This paper presents an anticipative system which operates during pedestrian evacuation processes and prevents escape points from congestion. The processing framework of the system includes four discrete stages; a) the detection and tracking of pedestrians, b) the estimation of possible route for the very near future, indicating possible congestion in exits, c) the proposal of free and nearby escape alternatives and d) the activation of guiding signals, sound and optical. Detection and tracking of pedestrians is based on an enhanced implementation of a system proposed by Viola, Jones and Snow that incorporates both appearance and motion information in near real-time. At any moment, detected pedestrians can instantly be defined as the initial condition of the second stage of the system, i.e. the route estimation model. Route estimation is enabled by a dynamic model inspired by electrostatic-induced potential fields. The model combines electrostatic-induced potential fields to incorporate flexibility in the movement of pedestrians. It is based on Cellular Automata (CA), thus taking advantage of their inherent ability to represent effectively phenomena of arbitrary complexity. Presumable congestion during crowd egress, leads to the prompt activation of sound and optical signals that guide pedestrians towards alternative escaping points. Anticipative crowd management has not been thoroughly employed and this system aims at constituting an effective proposal.

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Parametric Optimisation in a 2-D Cellular Automata Model of Fundamental Seismic Attributes with the Use of Genetic Algorithms

Advances in Engineering Software, 4, 623-633, 2011.

I.G. Georgoudas, G.Ch. Sirakoulis, E.M. Scordilis and I. Andreadis.

A two-dimensional (2-D) cellular automata (CA) dynamic system constituted of cells-charges has been proposed for the simulation of the earthquake process. In this paper, the study is focused on the optimal parameterisation of the model introducing the use of genetic algorithm (GA). The optimisation of the CA model parameterisation, by applying a standard GA, extends its ability to study various hypotheses concerning the seismicity of the region under consideration. The GA evolves an initially random population of candidate solutions of model parameters, such that in time appropriate solutions to emerge. The quality criterion is realised by taking into account the extent that the simulation results match the Gutenberg–Richter (GR) law derived from recorded data of the area under test. The simulation results presented here regard regions of Greece with different seismic and geophysical characteristics. The results found are in good quantitative and qualitative agreement with the GR scaling relations.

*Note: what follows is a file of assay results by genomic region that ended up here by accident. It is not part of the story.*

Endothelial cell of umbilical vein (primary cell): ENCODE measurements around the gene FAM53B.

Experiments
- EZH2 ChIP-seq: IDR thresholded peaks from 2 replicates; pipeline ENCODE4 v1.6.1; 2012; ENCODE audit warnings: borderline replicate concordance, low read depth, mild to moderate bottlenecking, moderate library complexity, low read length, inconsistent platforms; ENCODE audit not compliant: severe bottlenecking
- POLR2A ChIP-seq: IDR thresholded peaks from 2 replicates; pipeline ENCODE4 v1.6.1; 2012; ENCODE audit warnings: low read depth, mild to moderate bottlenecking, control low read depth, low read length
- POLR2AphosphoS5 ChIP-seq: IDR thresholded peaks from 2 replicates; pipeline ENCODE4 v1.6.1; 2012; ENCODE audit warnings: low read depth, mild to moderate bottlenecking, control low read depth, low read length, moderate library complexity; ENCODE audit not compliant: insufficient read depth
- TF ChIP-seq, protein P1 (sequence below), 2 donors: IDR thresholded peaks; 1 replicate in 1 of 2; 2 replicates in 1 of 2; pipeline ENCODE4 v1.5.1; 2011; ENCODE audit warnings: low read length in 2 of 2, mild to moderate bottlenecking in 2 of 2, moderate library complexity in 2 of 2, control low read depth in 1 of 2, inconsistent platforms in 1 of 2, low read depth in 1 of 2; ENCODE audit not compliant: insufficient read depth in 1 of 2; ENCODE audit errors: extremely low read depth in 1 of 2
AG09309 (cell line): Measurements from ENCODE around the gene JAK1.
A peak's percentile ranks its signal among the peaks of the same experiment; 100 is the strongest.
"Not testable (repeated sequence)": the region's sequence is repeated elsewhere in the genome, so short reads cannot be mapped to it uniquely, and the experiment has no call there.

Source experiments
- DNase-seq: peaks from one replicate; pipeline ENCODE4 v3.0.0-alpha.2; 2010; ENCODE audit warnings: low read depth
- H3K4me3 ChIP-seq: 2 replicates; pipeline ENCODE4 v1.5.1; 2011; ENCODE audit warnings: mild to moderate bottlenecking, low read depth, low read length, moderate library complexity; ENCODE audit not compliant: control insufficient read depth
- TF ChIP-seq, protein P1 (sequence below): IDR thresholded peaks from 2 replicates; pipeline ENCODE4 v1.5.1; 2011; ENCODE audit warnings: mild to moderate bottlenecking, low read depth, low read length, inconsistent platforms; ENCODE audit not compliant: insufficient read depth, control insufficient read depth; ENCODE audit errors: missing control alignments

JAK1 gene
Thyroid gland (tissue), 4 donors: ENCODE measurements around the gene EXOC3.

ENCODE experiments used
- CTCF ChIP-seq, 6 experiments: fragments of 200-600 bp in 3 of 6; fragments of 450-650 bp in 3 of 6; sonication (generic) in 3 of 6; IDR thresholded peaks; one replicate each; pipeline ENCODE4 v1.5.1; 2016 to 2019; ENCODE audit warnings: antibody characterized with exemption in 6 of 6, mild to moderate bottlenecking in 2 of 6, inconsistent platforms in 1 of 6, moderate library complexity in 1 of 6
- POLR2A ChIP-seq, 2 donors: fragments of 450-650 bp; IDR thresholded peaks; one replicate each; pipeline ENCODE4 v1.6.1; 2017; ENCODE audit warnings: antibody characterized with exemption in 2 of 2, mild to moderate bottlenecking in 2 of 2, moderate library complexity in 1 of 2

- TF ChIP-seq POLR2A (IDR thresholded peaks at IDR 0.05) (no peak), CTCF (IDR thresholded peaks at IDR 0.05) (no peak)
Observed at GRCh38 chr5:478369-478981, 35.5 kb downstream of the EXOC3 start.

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An Event-Driven Model Simulating Fundamental Seismic Characteristics with the Use of Cellular Automata

Physics and Chemistry of the Earth, 49, 64-78, 2012. 

L. Pavlou, I.G. Georgoudas, G.Ch. Sirakoulis, E.M. Scordilis and I. Andreadis. 

This paper presents an extensive simulation tool based on a Cellular Automata (CA) system that models fundamental seismic characteristics of a region. The CA-based dynamic model consists of cells-charges and it is used for the simulation of the earthquake process. The simulation tool has remarkably accelerated the response of the model by incorporating principles of the High Performance Computing (HPC). Extensive programming features of parallel computing have been applied, thus improving its processing effectiveness. The tool implements an enhanced (or hyper-) 2-dimensional version of the proposed CA model. Regional characteristics that depend on the seismic background of the area under study are assigned to the model with the application of a user-friendly software environment. The model is evaluated with real data that correspond to a circular region around Skyros Island, Greece, for different time periods, as for example one of 45 years (1901–1945). The enhanced 2-dimensional version of the model incorporates all principal characteristics of the 2-dimensional one, also including groups of CA cells that interact with others, located to a considerable distance in an attempt to simulate long-range interaction. The advanced simulation tool has been thoroughly evaluated. Several measurements have been made for different critical states, as well as for various cascade (earthquake) sizes, cell activities and different neighbourhood sizes. Simulation results qualitatively approach the Gutenberg–Richter (GR) scaling law and reveal fundamental characteristics of the system.